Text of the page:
The political intervention, which the European Commission said would make life easier for consumers and save them money, came after companies failed to reach a standard solution.
Brussels has been pushing for a single mobile charging port for more than a decade; it received complaints from iPhone and Android users about having to switch to different chargers for their devices.
iPhones charge through the Lightning cable; Android devices use USB-C connectors.
Half the chargers sold with mobile phones in 2018 had a USB micro-B connector; meanwhile, 29% had a USB-C connector and 21% a Lightning connector, according to a 2019 Commission study.
The European Parliament said that by autumn 2024, USB Type-C would become the standard charging port for all mobile phones, tablets, and cameras in the EU.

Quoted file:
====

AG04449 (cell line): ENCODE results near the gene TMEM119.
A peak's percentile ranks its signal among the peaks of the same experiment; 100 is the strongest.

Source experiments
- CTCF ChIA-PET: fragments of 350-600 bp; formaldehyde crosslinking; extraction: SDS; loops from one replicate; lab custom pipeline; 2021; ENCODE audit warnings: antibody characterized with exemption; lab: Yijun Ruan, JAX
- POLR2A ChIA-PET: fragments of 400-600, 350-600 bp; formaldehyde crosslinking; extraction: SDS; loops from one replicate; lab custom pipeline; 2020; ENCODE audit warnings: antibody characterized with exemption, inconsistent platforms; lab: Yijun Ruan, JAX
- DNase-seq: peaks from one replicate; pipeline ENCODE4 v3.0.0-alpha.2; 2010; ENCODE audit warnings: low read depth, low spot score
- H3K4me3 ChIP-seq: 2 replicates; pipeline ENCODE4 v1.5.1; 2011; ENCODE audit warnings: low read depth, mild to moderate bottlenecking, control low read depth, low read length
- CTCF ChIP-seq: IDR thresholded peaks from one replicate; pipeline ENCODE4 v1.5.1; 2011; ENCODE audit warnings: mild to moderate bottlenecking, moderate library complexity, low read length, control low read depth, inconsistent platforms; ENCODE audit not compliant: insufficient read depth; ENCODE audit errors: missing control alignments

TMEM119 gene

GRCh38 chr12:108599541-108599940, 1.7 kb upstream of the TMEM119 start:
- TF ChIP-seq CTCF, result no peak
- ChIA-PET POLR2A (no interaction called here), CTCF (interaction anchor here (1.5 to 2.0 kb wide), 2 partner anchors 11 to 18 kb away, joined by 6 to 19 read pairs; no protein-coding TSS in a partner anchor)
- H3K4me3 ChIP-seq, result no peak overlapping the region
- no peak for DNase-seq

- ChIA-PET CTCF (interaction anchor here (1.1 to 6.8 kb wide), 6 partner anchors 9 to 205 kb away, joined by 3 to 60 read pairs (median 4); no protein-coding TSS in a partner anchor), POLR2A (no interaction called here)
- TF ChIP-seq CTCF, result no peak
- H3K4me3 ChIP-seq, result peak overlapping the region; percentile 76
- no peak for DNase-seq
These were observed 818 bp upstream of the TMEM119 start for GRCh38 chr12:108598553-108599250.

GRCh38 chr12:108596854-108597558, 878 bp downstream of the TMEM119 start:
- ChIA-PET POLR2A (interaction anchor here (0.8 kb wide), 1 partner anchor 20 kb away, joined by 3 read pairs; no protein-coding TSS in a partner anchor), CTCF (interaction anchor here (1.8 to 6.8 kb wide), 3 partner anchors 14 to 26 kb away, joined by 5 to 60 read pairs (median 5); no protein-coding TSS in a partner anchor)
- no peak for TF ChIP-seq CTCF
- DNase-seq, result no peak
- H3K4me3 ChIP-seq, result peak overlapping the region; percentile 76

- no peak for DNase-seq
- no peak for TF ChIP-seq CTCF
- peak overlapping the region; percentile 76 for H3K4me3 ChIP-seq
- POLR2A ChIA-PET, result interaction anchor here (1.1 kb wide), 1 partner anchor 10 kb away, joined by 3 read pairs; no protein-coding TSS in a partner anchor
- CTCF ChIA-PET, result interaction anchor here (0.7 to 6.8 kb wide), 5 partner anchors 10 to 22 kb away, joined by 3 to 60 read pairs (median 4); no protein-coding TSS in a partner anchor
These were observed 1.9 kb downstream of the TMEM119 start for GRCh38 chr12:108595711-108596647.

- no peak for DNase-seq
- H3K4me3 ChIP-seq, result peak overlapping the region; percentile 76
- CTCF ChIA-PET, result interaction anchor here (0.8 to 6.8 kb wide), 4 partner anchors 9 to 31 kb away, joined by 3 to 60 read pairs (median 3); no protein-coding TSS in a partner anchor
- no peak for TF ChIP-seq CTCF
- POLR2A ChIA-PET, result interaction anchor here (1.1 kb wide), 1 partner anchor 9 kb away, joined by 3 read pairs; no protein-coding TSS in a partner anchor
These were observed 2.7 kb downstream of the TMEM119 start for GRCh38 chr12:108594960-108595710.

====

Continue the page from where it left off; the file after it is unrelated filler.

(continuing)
Saving Consumers Money
EU industry chief Thierry Breton said the deal would save around 250 million euros ($267 million) for consumers.
Brenton said it would also allow new technologies such as wireless charging to emerge and mature without letting innovation become a source of market fragmentation and consumer inconvenience.
Apple has warned the proposal would hurt innovation and create a mountain of electronic waste; however, it did not immediately respond to a request for comment.
According to lawmaker Alex Agius Saliba who steered the debate at the parliament, they are proud that laptops, e-readers, earbuds, keyboards, computer mice, and portable navigation devices are also included.
Laptops will have to comply with the legislation within 40 months of entering into force. The EU executive will have the power to harmonize wireless charging systems in the future.
The deal also covers e-readers, earbuds, and other technologies that will impact Samsung (KS:005930), Huawei, and other device makers.